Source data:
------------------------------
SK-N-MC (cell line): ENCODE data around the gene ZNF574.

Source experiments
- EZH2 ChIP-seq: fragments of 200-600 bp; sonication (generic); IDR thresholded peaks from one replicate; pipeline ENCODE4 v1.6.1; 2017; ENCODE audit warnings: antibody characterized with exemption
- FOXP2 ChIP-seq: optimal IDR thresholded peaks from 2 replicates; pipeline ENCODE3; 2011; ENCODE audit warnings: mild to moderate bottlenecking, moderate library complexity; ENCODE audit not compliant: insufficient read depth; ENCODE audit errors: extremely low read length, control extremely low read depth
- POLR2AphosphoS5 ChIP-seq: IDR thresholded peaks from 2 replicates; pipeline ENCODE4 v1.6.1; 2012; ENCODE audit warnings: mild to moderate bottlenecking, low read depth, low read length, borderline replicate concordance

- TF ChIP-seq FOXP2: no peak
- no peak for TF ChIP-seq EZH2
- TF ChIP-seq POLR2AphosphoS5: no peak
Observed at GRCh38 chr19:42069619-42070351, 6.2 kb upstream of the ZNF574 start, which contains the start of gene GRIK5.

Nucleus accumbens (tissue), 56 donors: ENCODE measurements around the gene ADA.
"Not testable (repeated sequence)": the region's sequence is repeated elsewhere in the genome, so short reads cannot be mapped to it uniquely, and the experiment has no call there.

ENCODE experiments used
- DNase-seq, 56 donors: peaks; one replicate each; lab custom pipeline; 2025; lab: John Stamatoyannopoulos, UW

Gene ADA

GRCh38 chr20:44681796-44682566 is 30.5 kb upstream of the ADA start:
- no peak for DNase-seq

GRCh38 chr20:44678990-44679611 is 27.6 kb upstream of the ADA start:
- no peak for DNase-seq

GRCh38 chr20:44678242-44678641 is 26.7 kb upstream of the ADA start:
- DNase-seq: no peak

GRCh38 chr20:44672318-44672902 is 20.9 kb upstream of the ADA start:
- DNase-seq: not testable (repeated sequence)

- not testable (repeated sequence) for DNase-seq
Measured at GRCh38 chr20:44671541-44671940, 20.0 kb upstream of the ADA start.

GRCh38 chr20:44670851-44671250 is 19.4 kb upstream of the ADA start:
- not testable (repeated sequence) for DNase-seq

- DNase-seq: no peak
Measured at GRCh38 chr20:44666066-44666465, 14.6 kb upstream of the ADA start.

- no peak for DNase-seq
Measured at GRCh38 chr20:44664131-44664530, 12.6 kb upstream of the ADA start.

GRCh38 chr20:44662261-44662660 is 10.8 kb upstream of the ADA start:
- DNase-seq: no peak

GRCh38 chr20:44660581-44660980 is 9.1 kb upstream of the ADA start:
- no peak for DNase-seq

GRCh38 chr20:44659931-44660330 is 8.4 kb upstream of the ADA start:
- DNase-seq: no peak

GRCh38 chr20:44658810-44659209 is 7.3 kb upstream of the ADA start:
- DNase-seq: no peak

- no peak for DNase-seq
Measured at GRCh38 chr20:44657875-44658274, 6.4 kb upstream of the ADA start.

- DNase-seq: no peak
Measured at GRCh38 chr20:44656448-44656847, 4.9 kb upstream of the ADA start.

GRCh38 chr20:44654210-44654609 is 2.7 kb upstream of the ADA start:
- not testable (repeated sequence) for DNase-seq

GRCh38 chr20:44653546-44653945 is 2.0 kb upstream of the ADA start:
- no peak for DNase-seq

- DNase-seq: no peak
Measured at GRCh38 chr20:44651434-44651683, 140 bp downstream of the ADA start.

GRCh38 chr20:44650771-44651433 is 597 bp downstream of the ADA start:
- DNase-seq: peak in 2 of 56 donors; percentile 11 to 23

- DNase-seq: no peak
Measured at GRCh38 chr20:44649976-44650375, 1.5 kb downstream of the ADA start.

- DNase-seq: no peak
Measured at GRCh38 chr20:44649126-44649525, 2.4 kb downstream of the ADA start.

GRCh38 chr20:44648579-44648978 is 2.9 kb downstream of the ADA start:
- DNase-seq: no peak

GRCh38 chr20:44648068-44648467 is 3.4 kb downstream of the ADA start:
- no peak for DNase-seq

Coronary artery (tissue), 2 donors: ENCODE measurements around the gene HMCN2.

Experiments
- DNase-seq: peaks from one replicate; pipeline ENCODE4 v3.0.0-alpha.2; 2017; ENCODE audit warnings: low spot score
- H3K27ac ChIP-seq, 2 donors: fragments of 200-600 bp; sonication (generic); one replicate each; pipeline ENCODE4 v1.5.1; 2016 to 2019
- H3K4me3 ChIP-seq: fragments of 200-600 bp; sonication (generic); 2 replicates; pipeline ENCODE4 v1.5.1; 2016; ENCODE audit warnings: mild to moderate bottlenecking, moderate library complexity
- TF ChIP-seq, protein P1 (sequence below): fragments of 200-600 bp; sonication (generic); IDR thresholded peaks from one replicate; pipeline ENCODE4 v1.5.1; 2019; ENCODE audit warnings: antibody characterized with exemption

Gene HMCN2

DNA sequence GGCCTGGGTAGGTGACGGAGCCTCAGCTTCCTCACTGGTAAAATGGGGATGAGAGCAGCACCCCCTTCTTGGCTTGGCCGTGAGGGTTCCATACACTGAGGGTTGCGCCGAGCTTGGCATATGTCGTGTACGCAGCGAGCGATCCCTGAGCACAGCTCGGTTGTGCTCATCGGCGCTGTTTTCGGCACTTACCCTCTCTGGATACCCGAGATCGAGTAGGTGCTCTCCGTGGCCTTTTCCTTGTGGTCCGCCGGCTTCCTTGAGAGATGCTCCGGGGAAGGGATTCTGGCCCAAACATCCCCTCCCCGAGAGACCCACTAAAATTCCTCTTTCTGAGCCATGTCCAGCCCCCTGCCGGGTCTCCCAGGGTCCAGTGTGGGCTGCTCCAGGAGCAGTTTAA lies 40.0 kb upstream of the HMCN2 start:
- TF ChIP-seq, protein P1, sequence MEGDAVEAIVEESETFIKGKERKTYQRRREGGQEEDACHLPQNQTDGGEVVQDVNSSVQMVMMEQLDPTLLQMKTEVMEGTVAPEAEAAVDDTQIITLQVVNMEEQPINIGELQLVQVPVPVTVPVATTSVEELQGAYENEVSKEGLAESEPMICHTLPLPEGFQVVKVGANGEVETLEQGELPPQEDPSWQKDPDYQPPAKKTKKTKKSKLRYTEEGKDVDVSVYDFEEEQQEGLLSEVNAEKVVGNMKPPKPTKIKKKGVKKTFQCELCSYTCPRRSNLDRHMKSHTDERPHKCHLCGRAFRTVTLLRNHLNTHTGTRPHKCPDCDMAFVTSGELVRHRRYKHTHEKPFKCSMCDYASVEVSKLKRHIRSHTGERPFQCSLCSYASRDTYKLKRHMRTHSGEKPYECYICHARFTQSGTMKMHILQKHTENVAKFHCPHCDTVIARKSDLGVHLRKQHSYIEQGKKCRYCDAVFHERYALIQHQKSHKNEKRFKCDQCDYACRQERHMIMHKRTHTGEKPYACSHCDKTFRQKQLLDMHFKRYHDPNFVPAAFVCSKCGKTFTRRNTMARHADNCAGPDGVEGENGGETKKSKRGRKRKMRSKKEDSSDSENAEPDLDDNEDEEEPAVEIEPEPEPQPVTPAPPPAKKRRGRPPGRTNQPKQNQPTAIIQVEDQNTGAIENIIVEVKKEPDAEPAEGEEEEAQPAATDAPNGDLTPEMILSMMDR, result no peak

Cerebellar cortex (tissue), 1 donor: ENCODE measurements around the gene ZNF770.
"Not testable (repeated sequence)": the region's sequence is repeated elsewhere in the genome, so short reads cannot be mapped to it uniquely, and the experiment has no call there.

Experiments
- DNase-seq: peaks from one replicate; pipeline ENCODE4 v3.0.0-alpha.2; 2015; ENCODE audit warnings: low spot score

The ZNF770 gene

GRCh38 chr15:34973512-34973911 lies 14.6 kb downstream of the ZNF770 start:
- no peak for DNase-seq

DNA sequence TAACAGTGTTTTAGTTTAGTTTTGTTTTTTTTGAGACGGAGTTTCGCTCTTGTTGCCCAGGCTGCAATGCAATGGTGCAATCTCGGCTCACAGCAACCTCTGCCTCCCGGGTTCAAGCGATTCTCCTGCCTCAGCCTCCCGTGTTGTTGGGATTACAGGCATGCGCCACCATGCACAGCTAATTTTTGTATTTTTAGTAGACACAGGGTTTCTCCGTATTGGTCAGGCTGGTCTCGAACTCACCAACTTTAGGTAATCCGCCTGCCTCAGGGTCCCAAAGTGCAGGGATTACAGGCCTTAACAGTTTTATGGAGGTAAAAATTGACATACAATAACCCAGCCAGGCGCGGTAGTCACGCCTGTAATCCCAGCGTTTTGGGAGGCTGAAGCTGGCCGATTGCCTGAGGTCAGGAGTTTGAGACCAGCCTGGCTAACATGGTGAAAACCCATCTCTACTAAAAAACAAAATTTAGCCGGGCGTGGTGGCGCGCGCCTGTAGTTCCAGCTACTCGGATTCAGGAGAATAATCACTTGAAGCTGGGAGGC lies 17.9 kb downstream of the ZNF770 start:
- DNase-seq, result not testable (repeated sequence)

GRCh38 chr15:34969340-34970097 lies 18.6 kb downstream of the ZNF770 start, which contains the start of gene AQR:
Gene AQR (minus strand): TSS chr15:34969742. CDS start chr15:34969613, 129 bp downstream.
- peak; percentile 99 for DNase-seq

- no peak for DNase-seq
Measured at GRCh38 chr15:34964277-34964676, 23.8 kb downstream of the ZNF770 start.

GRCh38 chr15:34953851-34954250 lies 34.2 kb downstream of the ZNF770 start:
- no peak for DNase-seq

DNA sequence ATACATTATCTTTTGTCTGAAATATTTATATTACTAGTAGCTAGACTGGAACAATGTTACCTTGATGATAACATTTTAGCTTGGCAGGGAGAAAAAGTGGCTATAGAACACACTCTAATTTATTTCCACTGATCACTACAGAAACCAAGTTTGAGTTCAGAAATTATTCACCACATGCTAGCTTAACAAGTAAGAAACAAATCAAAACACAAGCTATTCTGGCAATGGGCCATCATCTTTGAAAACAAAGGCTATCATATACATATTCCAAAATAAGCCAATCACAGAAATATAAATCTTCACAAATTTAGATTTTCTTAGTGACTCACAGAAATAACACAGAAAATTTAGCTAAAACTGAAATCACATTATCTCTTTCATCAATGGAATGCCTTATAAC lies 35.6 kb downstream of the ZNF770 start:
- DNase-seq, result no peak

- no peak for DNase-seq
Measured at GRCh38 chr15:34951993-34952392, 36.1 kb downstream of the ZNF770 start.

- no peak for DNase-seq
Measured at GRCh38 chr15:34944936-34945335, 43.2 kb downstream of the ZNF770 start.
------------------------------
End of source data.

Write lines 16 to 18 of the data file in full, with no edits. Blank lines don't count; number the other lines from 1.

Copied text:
- no peak for DNase-seq

GRCh38 chr20:44678990-44679611 is 27.6 kb upstream of the ADA start:
- no peak for DNase-seq